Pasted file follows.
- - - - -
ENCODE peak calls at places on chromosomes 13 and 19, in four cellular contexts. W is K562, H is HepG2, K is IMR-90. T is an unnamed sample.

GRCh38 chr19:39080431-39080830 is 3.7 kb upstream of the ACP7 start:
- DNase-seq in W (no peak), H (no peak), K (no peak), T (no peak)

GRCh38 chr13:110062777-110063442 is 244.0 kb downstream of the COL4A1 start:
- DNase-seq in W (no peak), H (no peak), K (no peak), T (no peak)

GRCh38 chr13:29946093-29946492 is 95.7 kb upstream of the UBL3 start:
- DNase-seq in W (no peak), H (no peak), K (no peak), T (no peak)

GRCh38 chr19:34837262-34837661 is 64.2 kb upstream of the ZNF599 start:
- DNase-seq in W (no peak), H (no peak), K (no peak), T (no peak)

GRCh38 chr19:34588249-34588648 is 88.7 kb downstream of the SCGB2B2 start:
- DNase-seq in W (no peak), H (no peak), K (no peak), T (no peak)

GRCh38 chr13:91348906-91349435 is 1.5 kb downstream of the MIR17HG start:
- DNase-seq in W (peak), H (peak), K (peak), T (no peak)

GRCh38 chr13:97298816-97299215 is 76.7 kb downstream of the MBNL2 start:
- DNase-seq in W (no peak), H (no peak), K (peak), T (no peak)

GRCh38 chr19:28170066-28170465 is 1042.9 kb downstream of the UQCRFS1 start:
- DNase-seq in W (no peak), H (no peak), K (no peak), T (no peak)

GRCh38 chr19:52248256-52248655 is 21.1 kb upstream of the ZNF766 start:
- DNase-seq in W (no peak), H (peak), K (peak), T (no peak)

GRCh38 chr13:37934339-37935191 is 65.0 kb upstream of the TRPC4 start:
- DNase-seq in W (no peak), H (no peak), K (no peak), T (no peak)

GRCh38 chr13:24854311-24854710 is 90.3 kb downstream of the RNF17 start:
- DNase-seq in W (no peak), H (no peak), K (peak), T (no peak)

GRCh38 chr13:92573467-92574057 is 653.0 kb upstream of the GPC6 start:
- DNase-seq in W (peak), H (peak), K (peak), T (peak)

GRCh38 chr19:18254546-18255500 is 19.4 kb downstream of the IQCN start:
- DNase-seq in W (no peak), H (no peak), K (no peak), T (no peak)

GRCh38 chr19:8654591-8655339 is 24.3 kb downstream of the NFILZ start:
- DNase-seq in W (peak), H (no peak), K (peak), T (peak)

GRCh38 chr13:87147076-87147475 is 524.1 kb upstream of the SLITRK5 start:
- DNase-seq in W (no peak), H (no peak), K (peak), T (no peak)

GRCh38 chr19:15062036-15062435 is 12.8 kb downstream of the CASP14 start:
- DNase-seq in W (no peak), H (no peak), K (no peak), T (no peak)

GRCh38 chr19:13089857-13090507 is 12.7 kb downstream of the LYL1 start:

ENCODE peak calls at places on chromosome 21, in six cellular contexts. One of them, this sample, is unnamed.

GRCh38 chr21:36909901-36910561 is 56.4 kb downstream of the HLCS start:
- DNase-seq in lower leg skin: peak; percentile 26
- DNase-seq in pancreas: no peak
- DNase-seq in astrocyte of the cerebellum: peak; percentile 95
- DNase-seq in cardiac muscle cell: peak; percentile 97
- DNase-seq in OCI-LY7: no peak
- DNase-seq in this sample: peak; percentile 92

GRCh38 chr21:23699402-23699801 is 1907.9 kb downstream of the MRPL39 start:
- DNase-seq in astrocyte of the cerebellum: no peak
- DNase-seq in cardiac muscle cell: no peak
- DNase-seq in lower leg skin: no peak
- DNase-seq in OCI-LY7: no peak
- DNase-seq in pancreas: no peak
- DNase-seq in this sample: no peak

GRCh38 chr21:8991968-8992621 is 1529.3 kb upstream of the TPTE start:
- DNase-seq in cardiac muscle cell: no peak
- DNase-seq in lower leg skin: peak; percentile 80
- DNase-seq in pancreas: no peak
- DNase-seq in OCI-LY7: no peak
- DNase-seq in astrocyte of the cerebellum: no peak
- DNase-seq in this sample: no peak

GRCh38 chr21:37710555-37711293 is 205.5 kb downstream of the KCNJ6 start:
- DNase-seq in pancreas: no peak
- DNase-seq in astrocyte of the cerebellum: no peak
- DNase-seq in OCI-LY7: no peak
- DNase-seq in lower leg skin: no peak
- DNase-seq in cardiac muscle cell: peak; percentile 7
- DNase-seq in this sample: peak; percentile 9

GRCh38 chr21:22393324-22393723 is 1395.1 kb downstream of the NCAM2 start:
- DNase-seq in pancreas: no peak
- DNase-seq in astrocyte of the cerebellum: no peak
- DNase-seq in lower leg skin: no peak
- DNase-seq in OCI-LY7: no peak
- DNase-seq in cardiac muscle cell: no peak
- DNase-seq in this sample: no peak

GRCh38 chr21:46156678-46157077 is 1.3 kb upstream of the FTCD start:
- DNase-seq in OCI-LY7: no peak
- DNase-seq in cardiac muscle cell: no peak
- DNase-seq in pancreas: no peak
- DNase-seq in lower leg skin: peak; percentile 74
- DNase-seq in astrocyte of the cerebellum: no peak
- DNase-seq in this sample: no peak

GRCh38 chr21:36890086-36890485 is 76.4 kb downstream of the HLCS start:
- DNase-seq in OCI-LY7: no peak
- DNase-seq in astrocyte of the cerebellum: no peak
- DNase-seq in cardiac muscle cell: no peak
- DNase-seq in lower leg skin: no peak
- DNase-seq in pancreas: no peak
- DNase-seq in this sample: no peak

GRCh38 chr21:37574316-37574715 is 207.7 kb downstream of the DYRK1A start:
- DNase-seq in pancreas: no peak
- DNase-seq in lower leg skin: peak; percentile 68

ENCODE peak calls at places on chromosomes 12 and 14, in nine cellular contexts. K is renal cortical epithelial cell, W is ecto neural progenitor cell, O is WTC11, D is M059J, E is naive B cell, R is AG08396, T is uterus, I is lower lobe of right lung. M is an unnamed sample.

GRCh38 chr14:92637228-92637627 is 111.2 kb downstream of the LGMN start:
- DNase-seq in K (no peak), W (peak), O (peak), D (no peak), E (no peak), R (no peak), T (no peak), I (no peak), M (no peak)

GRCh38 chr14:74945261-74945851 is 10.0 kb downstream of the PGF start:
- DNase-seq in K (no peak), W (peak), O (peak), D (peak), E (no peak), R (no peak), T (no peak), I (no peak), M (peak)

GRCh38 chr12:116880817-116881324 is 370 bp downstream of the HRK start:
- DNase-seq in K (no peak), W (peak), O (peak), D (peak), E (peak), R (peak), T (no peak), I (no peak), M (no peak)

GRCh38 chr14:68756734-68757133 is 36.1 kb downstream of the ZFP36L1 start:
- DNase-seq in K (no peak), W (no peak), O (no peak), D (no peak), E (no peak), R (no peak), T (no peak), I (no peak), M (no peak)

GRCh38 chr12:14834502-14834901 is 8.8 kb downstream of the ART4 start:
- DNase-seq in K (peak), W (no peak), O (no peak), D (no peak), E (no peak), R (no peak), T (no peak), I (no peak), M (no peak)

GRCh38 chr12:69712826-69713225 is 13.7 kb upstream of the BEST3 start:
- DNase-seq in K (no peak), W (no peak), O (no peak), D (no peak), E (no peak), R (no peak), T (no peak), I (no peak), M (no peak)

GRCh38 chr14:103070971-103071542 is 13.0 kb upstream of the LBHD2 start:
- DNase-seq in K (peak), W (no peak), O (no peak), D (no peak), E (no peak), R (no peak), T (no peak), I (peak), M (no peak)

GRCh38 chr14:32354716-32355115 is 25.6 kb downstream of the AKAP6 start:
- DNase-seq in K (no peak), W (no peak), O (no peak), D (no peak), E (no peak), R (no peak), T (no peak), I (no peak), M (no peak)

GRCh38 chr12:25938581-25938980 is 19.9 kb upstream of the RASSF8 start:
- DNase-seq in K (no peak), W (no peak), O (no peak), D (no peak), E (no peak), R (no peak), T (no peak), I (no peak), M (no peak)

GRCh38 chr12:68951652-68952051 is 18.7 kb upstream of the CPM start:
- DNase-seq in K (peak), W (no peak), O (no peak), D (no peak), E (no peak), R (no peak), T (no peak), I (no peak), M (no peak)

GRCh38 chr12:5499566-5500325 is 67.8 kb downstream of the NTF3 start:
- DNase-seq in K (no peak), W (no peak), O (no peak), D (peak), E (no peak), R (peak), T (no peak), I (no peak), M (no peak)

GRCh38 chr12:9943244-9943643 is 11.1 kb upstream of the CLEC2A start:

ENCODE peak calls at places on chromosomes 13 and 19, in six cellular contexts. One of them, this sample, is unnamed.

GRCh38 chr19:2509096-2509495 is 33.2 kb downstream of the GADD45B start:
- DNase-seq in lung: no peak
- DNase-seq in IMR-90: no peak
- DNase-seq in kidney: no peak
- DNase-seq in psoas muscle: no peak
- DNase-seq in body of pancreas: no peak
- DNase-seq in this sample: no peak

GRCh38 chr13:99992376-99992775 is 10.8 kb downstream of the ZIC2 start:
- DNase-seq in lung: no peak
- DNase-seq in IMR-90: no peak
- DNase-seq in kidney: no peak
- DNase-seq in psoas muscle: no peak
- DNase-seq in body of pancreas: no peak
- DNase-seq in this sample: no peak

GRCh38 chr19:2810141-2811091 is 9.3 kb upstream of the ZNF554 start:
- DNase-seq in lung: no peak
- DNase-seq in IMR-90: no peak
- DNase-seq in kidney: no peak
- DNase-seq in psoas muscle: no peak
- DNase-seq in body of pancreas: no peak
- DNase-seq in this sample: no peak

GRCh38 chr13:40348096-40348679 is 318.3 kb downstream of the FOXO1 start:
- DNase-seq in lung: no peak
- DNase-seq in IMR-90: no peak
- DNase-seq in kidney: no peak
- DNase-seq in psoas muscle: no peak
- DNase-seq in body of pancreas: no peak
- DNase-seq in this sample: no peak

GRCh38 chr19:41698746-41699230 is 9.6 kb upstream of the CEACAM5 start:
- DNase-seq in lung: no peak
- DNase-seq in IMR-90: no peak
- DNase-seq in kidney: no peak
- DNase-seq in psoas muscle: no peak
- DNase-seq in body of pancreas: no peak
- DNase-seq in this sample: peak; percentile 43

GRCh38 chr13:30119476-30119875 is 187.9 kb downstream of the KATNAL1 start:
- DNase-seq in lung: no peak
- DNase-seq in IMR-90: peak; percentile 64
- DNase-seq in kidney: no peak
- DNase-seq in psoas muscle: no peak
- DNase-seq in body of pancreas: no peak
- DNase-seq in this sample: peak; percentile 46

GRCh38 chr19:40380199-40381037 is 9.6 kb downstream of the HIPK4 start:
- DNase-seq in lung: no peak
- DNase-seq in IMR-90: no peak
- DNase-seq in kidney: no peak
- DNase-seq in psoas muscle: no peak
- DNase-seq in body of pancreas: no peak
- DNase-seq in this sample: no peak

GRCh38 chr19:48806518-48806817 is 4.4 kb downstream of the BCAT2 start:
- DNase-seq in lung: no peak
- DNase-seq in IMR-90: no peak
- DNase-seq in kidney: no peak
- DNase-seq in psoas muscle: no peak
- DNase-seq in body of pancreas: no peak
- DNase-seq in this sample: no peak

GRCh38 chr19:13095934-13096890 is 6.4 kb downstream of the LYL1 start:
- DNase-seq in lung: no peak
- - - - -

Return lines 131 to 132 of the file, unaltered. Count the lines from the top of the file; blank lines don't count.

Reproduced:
- DNase-seq in psoas muscle: no peak
- DNase-seq in body of pancreas: no peak